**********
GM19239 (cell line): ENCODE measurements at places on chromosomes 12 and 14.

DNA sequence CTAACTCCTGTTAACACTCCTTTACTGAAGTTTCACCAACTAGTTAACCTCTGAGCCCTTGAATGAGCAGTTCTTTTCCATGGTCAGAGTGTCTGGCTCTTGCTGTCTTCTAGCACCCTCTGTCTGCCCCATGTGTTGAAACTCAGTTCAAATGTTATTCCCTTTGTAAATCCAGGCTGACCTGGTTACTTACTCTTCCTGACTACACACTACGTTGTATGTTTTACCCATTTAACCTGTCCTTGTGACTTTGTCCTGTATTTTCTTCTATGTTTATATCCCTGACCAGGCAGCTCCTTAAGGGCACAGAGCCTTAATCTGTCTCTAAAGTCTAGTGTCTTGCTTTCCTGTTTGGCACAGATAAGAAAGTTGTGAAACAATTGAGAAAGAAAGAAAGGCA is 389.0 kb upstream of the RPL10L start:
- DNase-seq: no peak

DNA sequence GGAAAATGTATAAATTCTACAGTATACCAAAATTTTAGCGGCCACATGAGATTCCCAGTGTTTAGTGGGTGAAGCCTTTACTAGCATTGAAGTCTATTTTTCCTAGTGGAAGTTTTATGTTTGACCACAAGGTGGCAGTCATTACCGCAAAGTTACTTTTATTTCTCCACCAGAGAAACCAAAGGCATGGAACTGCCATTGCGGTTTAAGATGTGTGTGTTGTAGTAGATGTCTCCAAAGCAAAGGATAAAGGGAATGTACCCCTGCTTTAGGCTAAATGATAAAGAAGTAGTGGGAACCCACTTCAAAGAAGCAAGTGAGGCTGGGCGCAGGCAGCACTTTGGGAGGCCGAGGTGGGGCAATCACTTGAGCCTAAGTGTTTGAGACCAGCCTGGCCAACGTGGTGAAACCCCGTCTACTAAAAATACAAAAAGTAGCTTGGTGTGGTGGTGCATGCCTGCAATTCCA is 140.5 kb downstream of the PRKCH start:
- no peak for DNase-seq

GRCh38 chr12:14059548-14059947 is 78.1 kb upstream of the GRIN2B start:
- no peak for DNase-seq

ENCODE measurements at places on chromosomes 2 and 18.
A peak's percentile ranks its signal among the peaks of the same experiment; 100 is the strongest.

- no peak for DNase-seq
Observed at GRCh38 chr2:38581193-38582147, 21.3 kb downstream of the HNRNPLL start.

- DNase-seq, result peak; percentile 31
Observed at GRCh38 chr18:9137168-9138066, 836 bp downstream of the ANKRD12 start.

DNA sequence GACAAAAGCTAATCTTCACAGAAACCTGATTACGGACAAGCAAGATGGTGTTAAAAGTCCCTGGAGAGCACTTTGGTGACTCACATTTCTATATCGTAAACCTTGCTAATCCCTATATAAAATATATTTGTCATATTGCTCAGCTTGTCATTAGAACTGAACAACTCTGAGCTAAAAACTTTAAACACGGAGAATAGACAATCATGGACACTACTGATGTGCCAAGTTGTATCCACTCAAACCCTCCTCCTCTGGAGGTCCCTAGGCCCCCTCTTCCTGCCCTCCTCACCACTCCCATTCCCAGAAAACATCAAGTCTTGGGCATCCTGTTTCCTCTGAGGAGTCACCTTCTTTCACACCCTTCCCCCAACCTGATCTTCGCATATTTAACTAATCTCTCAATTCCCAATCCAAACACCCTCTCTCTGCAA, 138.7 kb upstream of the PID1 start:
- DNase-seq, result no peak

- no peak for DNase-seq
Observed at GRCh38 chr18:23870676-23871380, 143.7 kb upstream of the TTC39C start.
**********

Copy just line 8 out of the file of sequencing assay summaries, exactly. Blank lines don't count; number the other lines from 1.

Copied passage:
ENCODE measurements at places on chromosomes 2 and 18.